(e) Preference for local contractors and labor.—In carrying out a project using a grant awarded under the program, the grant recipient shall, to the maximum extent practicable, give preference to contracting with entities, and hiring individuals, from the area in which the project is being carried out, including by partnering with local corps groups such as AmeriCorps or a conservation corps.
(B) shall be 0 percent for a grant described in subsection (d);
(A) a State, a unit of local government, an Indian Tribe, a nonprofit organization, private industry, or a combination of those entities; or
(B) volunteer hours and in-kind donations; and
(3) may, in the case of a project that serves a low-income community, be in the form of a low-interest Federal loan to the eligible entity carrying out the project through the Community Disaster Loan program authorized under section 417 of the Robert T. Stafford Disaster Relief and Emergency Assistance Act (42 U.S.C. 5184).
(g) Authorization of appropriations.—There are authorized to be appropriated to carry out the program $1,000,000,000 for each of fiscal years 2021 through 2025.
Not later than 1 year after the date of enactment of this Act, the Government Accountability Office shall publish a report—
(1) on authorities and programs across the Federal Government that are available to protect communities from wildfires; and
(2) that assesses impediments to implementation of those programs and gaps in funding.
Not later than 1 year after the date of enactment of this Act, the Government Accountability Office shall publish a study—
(1) on the potential for a community wildfire defense plan to qualify for a certification identifying a level of wildfire survivability and resilience;
(2) that assesses what metrics might provide insurance companies assurance that a community has wildfire resilience measures; and
(3) how to incentivize insurance companies to accept the certification.
(a) In general.—Section 101(1)(A) of the Healthy Forests Restoration Act of 2003 (16 U.S.C. 6511(1)(A)) is amended by striking “comprised of” in the matter preceding clause (i) and all that follows through “a group” in clause (ii) and inserting “comprised of a group”.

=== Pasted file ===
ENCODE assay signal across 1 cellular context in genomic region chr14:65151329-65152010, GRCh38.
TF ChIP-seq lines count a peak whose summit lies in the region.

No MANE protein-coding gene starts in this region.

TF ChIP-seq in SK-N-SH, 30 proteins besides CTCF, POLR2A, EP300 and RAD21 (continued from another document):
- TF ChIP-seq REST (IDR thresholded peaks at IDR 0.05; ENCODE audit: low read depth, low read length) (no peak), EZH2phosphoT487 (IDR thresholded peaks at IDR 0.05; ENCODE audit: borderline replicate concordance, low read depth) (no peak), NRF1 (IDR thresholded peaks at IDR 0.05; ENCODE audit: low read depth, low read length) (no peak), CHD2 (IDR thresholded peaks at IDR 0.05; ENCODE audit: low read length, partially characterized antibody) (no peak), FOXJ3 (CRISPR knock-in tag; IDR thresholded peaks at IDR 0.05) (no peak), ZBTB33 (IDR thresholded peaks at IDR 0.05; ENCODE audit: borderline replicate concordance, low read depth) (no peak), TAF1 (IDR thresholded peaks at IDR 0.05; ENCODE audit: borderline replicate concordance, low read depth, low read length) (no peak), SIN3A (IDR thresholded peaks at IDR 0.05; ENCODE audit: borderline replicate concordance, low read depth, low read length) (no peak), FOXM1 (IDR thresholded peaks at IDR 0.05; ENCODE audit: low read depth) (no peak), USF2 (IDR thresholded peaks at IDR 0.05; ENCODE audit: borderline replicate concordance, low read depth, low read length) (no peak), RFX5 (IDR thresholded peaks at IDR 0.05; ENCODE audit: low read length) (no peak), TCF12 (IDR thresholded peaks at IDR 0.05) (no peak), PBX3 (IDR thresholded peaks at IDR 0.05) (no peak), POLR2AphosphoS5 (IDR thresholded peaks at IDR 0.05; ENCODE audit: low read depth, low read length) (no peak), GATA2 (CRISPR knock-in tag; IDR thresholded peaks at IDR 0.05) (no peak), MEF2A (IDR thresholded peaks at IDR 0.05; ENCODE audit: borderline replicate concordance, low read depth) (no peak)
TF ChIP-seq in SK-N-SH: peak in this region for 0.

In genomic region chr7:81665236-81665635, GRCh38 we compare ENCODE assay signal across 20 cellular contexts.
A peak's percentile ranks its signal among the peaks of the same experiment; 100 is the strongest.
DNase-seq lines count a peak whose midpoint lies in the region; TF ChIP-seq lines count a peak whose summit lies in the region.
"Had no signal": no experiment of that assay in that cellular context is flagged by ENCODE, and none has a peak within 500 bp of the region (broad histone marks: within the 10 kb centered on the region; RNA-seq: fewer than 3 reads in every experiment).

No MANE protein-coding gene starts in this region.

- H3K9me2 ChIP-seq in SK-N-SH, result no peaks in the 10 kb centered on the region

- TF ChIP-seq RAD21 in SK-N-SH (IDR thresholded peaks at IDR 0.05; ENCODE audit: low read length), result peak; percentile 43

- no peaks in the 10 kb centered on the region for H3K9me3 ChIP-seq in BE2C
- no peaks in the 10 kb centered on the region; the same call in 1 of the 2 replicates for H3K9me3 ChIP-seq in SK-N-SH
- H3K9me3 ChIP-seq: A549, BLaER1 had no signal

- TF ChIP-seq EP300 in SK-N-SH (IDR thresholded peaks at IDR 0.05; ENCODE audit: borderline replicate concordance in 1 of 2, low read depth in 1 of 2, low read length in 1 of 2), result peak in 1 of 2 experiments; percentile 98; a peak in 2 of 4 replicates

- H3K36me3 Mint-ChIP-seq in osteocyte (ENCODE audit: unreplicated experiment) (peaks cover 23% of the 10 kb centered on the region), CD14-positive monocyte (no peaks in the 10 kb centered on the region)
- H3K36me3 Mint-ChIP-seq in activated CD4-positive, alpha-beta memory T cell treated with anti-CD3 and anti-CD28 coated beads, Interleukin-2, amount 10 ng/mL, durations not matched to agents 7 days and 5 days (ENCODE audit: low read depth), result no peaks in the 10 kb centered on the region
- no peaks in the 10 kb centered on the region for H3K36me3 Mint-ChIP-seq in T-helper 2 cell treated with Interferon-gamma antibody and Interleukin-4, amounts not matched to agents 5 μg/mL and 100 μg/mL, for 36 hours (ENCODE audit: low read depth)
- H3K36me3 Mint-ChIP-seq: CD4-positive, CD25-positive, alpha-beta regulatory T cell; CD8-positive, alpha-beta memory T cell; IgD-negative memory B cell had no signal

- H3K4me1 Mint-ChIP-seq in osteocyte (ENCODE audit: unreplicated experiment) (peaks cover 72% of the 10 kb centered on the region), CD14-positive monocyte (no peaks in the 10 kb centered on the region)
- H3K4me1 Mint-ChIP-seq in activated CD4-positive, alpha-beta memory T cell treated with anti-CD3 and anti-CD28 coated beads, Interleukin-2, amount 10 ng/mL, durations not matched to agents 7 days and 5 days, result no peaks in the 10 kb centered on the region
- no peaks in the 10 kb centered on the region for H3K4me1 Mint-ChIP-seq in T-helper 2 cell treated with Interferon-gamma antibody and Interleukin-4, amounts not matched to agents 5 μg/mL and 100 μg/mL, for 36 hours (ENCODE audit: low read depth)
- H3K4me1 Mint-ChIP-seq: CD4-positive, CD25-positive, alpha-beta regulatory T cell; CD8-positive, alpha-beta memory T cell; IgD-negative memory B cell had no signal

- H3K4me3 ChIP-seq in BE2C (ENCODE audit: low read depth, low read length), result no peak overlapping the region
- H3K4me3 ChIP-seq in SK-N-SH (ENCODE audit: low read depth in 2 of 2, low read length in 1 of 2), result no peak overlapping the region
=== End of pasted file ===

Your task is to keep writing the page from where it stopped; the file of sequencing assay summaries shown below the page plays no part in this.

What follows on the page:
(b) Maps.—Not later than 180 days after the date of enactment of this Act, and every 5 years thereafter, the Chief shall develop and publish a map depicting at-risk communities (as defined in section 101 of the Healthy Forests Restoration Act of 2003 (16 U.S.C. 6511)), including Tribal at-risk communities.
(a) In general.—Not later than 2 years after the date of enactment of this Act, the Administrator shall prepare a report relating to insufficient radio frequencies, barriers to interoperability of radio frequencies, and available products and technologies for overcoming barriers to interoperability for wildland fire management.
(1) the Secretary of Agriculture;
(2) agencies responsible for the management of Federal land;
(3) State fire and emergency response agencies; and
(4) municipal fire departments and volunteer fire departments in relevant communities.
(1) a determination on whether the organizations identified in the report have an existing ability to communicate by way of radio during a potential fire suppression effort for a large fire;
(A) the reserved radio frequencies are sufficient for wildland fire management; or
(B) additional frequencies, listed by type and location, are recommended to be reserved or obtained;
(3) an analysis of commercially available technology and products to enable radios from multiple agencies operating on different radio frequencies to be interoperable; and
(4) if the Secretary determines under paragraph (1) that the organizations do not have an existing ability to communicate, a plan for ensuring organizations would be able to communicate adequately during a fire suppression effort for a large fire.